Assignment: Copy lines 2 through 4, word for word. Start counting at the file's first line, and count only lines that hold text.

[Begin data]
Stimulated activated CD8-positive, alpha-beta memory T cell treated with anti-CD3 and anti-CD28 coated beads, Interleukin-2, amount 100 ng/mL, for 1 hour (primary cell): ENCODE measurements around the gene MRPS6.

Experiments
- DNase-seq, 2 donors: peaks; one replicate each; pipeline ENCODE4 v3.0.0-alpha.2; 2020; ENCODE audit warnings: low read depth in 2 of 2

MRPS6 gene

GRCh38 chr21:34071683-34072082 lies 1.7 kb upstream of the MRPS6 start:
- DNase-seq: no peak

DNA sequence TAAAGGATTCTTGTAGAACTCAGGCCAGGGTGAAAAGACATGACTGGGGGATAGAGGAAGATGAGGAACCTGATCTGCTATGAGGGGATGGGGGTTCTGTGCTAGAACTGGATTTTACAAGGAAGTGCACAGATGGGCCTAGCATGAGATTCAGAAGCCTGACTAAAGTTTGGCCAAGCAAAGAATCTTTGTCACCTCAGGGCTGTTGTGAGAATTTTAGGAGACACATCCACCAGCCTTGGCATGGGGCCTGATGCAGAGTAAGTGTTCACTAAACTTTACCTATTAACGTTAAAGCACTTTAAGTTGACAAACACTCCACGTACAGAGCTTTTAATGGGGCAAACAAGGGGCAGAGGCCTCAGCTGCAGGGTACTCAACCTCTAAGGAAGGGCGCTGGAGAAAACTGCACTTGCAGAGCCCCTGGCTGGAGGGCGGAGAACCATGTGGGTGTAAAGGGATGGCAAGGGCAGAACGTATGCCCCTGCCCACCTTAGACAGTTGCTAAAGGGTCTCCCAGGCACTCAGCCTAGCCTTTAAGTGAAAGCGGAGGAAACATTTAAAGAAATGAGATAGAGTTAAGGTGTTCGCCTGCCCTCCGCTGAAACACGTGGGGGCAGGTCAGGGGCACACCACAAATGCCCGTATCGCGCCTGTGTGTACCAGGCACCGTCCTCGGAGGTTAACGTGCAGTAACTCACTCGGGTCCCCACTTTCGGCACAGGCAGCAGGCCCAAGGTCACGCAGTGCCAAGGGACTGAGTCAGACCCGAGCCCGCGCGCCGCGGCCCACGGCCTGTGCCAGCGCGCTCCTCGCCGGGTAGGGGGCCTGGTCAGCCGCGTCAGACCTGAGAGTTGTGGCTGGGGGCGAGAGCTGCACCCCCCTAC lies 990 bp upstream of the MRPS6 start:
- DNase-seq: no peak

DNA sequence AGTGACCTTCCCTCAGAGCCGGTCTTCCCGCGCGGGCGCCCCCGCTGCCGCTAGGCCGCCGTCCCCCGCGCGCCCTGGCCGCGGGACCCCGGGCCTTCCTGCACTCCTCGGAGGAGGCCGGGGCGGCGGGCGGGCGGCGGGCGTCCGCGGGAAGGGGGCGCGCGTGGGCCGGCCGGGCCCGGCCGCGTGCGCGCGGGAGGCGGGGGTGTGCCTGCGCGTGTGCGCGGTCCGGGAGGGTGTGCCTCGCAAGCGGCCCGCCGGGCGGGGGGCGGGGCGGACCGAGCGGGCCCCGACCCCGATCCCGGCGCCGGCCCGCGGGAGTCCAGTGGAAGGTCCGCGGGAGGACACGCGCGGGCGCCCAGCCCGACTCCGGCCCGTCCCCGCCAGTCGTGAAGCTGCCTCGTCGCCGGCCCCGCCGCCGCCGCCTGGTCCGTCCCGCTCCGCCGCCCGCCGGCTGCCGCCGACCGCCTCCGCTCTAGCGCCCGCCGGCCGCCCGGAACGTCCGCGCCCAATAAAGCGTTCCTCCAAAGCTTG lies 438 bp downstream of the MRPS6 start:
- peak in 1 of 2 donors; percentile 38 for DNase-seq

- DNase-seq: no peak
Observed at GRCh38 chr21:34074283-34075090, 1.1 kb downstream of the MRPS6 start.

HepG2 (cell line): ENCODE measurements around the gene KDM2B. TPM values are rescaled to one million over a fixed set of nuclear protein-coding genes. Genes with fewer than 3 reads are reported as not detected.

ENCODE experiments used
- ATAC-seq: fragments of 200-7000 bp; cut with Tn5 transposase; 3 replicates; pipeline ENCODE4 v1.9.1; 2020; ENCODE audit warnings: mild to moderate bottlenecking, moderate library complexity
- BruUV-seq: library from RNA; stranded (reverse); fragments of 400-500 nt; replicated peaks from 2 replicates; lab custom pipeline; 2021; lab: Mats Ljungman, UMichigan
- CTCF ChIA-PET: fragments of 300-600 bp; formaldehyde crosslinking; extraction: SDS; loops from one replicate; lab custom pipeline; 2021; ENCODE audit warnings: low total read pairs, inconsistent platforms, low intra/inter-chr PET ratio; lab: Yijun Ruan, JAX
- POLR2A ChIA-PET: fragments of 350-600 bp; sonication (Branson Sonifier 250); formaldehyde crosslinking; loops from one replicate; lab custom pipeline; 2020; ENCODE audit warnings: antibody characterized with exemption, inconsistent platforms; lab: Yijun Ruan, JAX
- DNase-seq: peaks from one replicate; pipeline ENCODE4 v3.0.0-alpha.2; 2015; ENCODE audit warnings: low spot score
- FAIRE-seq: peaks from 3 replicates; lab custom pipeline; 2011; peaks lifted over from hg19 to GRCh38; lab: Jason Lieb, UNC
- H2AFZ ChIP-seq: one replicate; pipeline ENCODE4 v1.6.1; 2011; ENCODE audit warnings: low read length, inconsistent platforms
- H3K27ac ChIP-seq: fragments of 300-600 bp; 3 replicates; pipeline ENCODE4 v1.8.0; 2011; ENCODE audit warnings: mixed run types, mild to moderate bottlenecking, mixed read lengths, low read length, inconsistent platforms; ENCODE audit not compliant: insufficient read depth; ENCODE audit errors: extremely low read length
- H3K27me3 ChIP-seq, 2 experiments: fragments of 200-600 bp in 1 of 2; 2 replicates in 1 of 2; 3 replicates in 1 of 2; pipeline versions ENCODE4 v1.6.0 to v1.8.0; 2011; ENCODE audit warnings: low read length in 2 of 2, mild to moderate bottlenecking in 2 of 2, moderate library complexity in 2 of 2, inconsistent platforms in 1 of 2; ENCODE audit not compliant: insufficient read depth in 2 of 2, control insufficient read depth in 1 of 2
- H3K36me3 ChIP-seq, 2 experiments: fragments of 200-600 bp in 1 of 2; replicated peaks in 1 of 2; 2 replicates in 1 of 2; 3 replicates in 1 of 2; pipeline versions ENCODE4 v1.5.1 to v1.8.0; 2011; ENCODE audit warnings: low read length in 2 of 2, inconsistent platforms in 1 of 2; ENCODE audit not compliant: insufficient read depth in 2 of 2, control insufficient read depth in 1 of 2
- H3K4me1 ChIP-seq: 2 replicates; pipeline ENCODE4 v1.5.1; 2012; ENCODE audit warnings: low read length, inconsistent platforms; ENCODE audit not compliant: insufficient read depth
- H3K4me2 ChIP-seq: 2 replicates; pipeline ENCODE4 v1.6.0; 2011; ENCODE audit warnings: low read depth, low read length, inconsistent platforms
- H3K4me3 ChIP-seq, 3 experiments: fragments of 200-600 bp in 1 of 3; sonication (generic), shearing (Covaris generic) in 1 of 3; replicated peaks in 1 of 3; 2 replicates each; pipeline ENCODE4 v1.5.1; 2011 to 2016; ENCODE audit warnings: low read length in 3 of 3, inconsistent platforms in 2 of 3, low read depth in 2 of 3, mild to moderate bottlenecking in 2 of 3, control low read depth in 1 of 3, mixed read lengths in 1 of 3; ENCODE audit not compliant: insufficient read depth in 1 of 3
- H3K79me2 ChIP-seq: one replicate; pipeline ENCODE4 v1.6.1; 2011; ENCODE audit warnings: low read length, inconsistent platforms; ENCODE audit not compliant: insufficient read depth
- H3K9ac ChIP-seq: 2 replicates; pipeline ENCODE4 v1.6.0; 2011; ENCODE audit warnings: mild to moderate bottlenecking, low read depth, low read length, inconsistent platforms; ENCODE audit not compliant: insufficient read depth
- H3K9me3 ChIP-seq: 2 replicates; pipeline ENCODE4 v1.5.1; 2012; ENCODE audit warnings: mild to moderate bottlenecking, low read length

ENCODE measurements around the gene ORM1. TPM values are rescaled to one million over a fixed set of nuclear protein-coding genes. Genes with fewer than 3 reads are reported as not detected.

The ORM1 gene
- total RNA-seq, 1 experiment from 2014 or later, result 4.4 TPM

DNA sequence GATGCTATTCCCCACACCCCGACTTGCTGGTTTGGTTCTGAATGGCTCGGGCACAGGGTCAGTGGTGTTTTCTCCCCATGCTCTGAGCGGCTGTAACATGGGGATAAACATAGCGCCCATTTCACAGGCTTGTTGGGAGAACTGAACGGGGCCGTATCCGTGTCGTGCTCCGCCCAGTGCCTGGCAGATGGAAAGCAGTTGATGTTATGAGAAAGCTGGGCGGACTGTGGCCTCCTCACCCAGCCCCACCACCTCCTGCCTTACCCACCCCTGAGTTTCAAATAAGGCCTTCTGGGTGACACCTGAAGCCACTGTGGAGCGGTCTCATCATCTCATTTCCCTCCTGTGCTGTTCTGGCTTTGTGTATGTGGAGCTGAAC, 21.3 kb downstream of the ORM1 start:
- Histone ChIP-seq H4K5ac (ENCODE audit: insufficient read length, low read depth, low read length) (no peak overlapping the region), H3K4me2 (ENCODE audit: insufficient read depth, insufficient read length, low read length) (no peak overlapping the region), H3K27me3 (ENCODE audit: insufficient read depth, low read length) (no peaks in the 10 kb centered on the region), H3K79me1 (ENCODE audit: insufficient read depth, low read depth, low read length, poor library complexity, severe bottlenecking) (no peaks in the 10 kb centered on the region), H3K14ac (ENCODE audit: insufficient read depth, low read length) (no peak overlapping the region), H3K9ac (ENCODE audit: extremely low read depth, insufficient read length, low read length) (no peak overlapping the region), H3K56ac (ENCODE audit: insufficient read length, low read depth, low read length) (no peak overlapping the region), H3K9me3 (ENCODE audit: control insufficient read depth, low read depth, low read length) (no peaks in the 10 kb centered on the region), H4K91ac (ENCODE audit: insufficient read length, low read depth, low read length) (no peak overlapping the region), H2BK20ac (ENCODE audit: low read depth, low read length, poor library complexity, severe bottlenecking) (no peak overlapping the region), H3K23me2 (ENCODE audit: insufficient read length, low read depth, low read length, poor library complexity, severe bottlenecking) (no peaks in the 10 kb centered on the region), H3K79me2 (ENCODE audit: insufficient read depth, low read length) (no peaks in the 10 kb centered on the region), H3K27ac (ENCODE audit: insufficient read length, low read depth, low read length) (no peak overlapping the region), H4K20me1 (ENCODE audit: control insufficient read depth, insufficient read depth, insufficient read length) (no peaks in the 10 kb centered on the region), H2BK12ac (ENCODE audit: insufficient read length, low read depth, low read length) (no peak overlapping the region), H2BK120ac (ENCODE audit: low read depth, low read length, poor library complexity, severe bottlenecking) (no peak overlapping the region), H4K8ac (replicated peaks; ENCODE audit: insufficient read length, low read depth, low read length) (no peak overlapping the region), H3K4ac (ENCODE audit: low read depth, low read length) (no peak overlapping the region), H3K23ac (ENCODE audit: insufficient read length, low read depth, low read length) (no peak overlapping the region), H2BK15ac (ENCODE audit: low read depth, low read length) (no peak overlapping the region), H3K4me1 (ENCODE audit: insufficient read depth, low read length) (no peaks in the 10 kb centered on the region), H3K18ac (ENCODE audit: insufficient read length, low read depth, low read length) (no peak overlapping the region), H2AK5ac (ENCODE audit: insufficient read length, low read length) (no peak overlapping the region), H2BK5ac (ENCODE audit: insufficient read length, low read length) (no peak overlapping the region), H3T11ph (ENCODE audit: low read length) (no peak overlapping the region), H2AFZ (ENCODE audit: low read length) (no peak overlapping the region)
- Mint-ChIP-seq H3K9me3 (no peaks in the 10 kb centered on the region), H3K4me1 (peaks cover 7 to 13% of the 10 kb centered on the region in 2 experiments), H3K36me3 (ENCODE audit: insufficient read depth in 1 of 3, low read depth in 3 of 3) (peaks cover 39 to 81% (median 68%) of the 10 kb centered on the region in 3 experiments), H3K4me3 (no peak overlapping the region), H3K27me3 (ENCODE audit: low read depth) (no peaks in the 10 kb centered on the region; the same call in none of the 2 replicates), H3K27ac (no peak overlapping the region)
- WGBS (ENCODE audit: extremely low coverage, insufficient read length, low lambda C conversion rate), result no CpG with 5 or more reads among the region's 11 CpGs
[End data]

Experiments
- DNase-seq, 2 donors: peaks; one replicate each; pipeline ENCODE4 v3.0.0-alpha.2; 2020; ENCODE audit warnings: low read depth in 2 of 2

MRPS6 gene